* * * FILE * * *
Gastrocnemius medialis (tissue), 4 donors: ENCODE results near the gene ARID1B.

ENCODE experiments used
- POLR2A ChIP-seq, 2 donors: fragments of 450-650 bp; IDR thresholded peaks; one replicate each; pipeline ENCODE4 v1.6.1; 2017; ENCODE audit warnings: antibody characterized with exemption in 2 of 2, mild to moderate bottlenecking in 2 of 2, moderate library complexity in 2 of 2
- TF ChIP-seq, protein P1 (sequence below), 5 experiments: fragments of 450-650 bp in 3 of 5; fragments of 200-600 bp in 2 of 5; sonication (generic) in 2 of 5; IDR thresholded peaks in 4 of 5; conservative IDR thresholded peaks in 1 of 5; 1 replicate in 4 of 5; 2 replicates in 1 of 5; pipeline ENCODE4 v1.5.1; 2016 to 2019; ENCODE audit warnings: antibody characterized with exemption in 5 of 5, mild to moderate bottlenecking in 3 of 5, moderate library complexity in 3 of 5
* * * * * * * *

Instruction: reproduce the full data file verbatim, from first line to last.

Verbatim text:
Gastrocnemius medialis (tissue), 4 donors: ENCODE results near the gene ARID1B.

ENCODE experiments used
- POLR2A ChIP-seq, 2 donors: fragments of 450-650 bp; IDR thresholded peaks; one replicate each; pipeline ENCODE4 v1.6.1; 2017; ENCODE audit warnings: antibody characterized with exemption in 2 of 2, mild to moderate bottlenecking in 2 of 2, moderate library complexity in 2 of 2
- TF ChIP-seq, protein P1 (sequence below), 5 experiments: fragments of 450-650 bp in 3 of 5; fragments of 200-600 bp in 2 of 5; sonication (generic) in 2 of 5; IDR thresholded peaks in 4 of 5; conservative IDR thresholded peaks in 1 of 5; 1 replicate in 4 of 5; 2 replicates in 1 of 5; pipeline ENCODE4 v1.5.1; 2016 to 2019; ENCODE audit warnings: antibody characterized with exemption in 5 of 5, mild to moderate bottlenecking in 3 of 5, moderate library complexity in 3 of 5